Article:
By Richard Friedman
Montgomery’s Suzanne La Rosa loves a good story. So it’s only fitting that her life is a story unto itself.
After all, it’s not often that you meet an Italian Catholic woman, who grew up in a Jewish neighborhood in New York City, and who would wind up moving to the Deep South to co-found a mission-driven publishing company, NewSouth Books, that, among its offerings, would feature a series of Jewish-themed books for adults and children.
In fact, it was that New York upbringing in the 1960s and 1970s that instilled in La Rosa an appreciation for Jews and Judaism that has played a role in her publishing career.
“I grew up in a Jewish world in New York City — a Jewish community where my closest friends were Jews. So these stories resonate with me,” she explained.
“At NewSouth Books we’ve published books that conjure up for me many people I knew who were first generation Jews and we’ve shared stories that reflect their culture and language. As I read the words of those books I am carried back immediately to my growing up years.”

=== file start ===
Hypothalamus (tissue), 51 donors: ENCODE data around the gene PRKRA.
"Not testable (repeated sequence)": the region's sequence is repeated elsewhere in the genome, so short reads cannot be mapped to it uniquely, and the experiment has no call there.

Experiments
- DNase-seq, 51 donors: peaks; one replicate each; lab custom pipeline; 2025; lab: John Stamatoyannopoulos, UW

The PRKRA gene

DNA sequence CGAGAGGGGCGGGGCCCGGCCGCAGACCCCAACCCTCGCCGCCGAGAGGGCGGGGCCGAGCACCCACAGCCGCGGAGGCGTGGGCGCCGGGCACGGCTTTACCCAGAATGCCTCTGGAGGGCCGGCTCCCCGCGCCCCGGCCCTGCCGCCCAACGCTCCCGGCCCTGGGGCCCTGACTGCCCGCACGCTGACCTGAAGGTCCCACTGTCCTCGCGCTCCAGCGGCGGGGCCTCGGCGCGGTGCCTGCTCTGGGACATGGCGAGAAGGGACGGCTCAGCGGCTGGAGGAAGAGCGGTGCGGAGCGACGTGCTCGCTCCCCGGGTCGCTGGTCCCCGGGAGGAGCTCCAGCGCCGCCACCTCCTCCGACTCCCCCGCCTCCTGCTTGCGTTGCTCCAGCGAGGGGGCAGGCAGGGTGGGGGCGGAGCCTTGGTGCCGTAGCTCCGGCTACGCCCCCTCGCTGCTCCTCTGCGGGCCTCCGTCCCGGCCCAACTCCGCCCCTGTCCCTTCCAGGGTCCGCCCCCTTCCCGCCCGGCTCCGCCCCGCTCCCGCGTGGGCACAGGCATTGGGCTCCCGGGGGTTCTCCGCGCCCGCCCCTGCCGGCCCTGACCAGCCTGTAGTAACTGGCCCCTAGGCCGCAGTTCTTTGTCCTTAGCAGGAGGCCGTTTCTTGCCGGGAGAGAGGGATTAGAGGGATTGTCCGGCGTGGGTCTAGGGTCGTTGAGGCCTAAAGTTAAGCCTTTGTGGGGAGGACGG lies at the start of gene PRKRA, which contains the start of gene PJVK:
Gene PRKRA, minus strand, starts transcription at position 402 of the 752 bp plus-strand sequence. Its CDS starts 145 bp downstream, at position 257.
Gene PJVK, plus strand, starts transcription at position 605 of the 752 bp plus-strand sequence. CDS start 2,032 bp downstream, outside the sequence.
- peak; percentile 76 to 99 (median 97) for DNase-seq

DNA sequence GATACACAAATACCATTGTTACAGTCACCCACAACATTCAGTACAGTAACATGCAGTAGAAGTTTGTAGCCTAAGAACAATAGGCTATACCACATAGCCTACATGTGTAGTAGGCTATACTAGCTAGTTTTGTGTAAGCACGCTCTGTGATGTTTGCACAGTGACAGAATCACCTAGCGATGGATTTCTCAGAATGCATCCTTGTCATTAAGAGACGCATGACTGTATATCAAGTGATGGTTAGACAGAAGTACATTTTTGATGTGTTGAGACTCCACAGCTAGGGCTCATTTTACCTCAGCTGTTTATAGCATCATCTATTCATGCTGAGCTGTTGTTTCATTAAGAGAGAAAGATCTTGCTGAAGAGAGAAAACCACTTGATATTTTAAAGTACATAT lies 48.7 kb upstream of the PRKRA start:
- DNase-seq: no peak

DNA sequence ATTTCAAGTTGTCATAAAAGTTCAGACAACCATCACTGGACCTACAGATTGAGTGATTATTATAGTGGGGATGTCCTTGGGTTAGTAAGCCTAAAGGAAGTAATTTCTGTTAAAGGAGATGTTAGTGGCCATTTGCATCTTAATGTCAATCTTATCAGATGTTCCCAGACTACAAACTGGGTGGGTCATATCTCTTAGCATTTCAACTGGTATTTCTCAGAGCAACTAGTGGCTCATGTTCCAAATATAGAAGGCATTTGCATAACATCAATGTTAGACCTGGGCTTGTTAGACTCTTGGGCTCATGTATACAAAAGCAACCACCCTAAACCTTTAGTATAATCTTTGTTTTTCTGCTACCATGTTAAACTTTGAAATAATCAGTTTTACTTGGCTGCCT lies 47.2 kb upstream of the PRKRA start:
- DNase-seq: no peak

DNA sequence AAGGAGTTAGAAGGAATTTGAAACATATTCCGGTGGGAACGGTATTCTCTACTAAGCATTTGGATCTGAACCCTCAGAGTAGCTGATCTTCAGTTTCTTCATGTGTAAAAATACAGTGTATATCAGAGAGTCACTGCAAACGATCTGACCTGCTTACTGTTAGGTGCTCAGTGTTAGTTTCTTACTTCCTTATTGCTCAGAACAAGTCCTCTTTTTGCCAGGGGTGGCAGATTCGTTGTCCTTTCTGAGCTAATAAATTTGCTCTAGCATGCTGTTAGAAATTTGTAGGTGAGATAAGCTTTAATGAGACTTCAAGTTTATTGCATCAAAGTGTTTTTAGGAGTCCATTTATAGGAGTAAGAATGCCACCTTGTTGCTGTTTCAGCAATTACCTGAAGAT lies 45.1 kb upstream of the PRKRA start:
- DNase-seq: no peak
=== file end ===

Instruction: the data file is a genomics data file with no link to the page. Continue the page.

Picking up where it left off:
La Rosa, who uses Jewish terms such as “mitzvah” and “shul” and “shlemiel” so naturally that you tend to forget she’s not Jewish, speaks with passion and pride regarding NewSouth’s commitment to tell Jewish stories.
In a recent Zoom chat, this warm and engaging transplant rattled off a diverse array of Jewishly significant books that the Montgomery-based publishing company has produced.
Publishing such books fits perfectly with the mission of the company La Rosa co-founded 22 years ago with her partner in business and life, Alabama native Randall Williams. “We are interested in telling the stories of others, particularly those who have been marginalized or whose voices have been scattered,” said La Rosa.
“Our mission is to publish books that foster awareness of racial, ethnic, religious and political identities. We look for books that ultimately address topics relevant to these goals,” she added. “Part of the rationale for us publishing Jewish-themed books is that these stories, particularly in the South, have not been adequately told.”
Though NewSouth publishes nationally and has readers from all regions of the country and beyond, the South is the company’s primary marketplace.
As a result of NewSouth’s Jewish offerings and her familiarity and comfort with the Jewish community, La Rosa and NewSouth have become well-connected in the Jewish world.